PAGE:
Not All Roofing Underlays Are Created Equal

For years the debate on how to achieve a truly ventilation free cold pitched roof has continued across the construction industry. Now, reputable roofing contractors and leading housing developers such as bellway, bovis homes and crest nicholson, backed by the nhbc, and independent industry research, have come to the realisation that some underlays perform at an exceptional level, providing a failsafe option, without the need for additional ventilation.
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Improved thermal and moisture performance of pitched roofs The A. Proctor Group developed Roofshield 20 years ago in response to problems caused by the requirements of the UK’s demand for cold-pitched roof construction, and the drive towards ever increasing thermal performance requirements. Today, trusted by architects, developersand contractors, the Roofshield brand is synonymous with the highest quality, providing a pitched roof underlay, which is both air and vapour permeable.

The combination of cold-pitched roof construction, and increasing thermal performance requirements has fuelled the tendency to place additional insulation above the ceiling joists, leading to an increased risk of condensation in the roof space. In an effort to combat this problem, the industry developed a series of breathable membranes, which were designed to be installed over the rafters as roof underlay, and allow the vapour to escape. The majority of these membranes were vapour permeable, but air tight, rather like a Gore-Tex jacket. While water resistant, they did not completely prevent condensation within the roof space, meaning additional ventilation had to be introduced in order to allow air to circulate.

Not All Roofing Underlays Are the Same

Generally, two types of technological solutions have been presented to specifiers; 1.Vapour permeable, but airtight solutions, based on film laminated polypropylene technology, or 2. A vapour and air permeable version, such as Roofshield, alleviating the need for additional ventilation.

Iain Fairnington, Technical Director of the A.Proctor Group, explains, “Roofing underlays come in all manner of different colours, but it’s what you can’t see that does most of the work – the middle layer. Whilst the colour of the top surface or underside is useful for identification, it is irrelevant in terms of performance. This middle layer can be likened to the same robustness as normal kitchen cling film, and needs the protection of the sandwich construction to make this suitable and fit for purpose in a pitched roof. Taking a microscopic view of the middle layer clarifies the difference between an airtight and air permeable membrane. Fig.1 shows the Roofshield membrane, Fig.2 shows a typical airtight roofing underlay. The difference between air permeability and air tightness is fundamental to the products performance and use.

In a traditional UK cold pitched roof construction, the large cold void above the horizontal insulation requires the quick release of vapour laden air that is reaching its dew point and potentially causing damaging condensation; Roofshield is certified by the BBA and accepted by the NHBC for use without ventilation or a VCL in even these most demanding circumstances. This is particularly advantageous in refurbishment projects where the installation of the VCL can lead to owners or tenants having to move out if a non-ventilated roof strategy is adopted.”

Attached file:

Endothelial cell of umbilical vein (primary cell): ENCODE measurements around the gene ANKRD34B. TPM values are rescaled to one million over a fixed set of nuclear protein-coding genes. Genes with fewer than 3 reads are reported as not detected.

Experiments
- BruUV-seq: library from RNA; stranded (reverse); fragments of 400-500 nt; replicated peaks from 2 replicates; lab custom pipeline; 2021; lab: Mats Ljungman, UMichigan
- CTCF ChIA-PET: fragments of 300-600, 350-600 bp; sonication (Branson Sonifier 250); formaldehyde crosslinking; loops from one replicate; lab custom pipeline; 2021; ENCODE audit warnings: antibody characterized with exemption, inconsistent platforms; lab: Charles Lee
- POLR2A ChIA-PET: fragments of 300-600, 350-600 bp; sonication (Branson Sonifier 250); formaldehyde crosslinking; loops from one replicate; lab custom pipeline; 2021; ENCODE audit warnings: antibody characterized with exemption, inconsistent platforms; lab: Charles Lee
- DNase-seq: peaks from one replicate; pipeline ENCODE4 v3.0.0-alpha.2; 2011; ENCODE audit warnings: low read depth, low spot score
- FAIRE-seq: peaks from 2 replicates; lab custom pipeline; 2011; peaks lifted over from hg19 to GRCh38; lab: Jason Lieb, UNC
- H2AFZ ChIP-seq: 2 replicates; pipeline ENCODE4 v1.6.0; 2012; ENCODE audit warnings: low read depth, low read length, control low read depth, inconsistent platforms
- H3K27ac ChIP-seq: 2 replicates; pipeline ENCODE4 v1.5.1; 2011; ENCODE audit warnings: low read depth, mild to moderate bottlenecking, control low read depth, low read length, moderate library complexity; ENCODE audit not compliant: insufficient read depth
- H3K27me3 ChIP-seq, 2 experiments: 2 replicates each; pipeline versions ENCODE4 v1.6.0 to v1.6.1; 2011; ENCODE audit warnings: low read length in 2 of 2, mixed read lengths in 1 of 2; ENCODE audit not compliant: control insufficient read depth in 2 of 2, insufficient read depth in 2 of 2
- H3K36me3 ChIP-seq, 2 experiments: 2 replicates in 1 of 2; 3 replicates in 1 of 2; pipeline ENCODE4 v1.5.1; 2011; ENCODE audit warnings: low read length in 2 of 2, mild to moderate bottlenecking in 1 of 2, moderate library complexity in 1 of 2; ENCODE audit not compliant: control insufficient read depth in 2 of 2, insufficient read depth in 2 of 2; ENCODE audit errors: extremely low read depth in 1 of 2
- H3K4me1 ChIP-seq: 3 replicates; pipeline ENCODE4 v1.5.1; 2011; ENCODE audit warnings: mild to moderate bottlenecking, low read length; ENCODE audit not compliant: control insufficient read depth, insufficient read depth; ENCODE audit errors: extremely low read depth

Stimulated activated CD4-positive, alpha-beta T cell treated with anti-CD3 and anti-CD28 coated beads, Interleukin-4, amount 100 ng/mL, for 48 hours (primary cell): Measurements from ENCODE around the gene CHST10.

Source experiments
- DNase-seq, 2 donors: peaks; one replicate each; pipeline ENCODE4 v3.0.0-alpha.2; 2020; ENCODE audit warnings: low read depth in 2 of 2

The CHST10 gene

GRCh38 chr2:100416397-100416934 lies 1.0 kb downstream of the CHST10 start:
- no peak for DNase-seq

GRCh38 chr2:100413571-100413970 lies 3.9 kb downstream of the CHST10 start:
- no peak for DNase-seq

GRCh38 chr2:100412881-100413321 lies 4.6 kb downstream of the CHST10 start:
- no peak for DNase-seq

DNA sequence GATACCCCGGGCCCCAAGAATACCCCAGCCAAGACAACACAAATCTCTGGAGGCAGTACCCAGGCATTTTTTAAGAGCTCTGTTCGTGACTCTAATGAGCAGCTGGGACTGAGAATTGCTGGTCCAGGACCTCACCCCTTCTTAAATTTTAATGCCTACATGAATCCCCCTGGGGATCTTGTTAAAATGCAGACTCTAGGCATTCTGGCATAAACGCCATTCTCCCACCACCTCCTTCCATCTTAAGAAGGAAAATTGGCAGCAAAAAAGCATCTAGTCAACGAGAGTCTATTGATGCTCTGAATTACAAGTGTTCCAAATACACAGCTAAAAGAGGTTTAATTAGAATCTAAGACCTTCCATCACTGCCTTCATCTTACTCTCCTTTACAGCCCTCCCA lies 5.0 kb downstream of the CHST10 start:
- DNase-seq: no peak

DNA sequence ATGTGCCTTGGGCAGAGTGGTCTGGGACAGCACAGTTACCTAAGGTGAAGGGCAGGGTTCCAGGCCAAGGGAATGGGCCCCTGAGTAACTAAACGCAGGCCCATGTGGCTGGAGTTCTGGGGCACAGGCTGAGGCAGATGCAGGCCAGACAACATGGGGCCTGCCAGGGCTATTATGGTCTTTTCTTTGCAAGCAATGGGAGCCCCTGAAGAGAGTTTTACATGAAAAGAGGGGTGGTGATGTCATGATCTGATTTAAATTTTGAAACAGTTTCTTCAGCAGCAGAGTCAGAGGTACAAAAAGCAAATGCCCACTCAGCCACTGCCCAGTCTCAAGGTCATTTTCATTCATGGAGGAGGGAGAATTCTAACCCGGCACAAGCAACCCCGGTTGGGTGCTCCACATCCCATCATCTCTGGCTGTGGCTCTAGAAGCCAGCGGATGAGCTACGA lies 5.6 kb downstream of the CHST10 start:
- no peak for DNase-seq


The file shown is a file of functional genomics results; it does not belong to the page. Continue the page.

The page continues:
Independent Research and Nhbc Guidance

Iain Fairnington, explains the building physics around why air tight membranes’ limited vapour permeability means that condensation can still occur: “If you have a big cold roof space, and you have a sudden drop in temperature, you want to have air movement. People assumed that because they were installing a vapour permeable membrane you didn’t need to ventilate your roof, but in certain circumstances moisture levels were too high or temperatures too cold to allow the vapour to permeate without condensing.”

By contrast, Roofshield has a far higher degree of vapour permeability, as well as air permeability, so will still perform in conditions in which air tight alternatives will not. Between 2001-2004 independent research was carried out, conducted on a cross-industry basis with Glasgow Caledonian University. The Partners in Innovation study was necessary, because there was a need for consensus on whether it was still necessary to ventilate buildings where vapour permeable membranes were installed.” says Fairnington.

In fact, the study contained the crucial finding that when a roof was unventilated, and used an air and vapour permeable underlay, such as Roofshield, this would further reduce and inhibit the formation of condensation on the underlay. This contributed to the NHBC making a statement in their Technical Extra bulletin Issue 6 that independently certified air and vapour permeable underlays, such as Roofshield, could be used without additional ridge ventilation in cold roofs.

As Roofshield is accepted by the NHBC without the requirement of ventilation or a VCL, even in cold-pitched roof constructions, the choice of underlay becomes simple. Another independent research report undertaken in 2014 by property consultants Hardies shows that the use of Roofshield without ventilation or a VCL is the most economical choice. When looking for the best vapour permeability, combined with the added benefit of air permeability – Roofshield is the only membrane that meets both these criteria. The evidence is clear for architects, house builders and contractors looking for a failsafe roof that is cost effective, and delivers the highest performance, Roofshield is in a class of its own.

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